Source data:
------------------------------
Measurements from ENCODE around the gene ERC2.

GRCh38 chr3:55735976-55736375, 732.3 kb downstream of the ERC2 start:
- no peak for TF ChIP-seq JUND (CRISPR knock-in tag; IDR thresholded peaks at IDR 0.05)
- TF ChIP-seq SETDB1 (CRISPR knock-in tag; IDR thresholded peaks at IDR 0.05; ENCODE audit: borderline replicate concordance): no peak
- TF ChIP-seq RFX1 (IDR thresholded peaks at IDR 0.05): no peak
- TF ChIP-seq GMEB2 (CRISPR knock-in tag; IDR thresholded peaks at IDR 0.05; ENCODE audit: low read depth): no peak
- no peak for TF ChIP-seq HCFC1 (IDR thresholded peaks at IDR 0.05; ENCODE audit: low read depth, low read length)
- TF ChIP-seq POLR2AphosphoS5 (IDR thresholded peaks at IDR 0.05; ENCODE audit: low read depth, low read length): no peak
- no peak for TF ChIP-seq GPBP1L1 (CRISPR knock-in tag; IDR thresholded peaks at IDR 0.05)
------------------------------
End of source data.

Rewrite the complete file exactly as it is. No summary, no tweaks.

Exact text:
Measurements from ENCODE around the gene ERC2.

GRCh38 chr3:55735976-55736375, 732.3 kb downstream of the ERC2 start:
- no peak for TF ChIP-seq JUND (CRISPR knock-in tag; IDR thresholded peaks at IDR 0.05)
- TF ChIP-seq SETDB1 (CRISPR knock-in tag; IDR thresholded peaks at IDR 0.05; ENCODE audit: borderline replicate concordance): no peak
- TF ChIP-seq RFX1 (IDR thresholded peaks at IDR 0.05): no peak
- TF ChIP-seq GMEB2 (CRISPR knock-in tag; IDR thresholded peaks at IDR 0.05; ENCODE audit: low read depth): no peak
- no peak for TF ChIP-seq HCFC1 (IDR thresholded peaks at IDR 0.05; ENCODE audit: low read depth, low read length)
- TF ChIP-seq POLR2AphosphoS5 (IDR thresholded peaks at IDR 0.05; ENCODE audit: low read depth, low read length): no peak
- no peak for TF ChIP-seq GPBP1L1 (CRISPR knock-in tag; IDR thresholded peaks at IDR 0.05)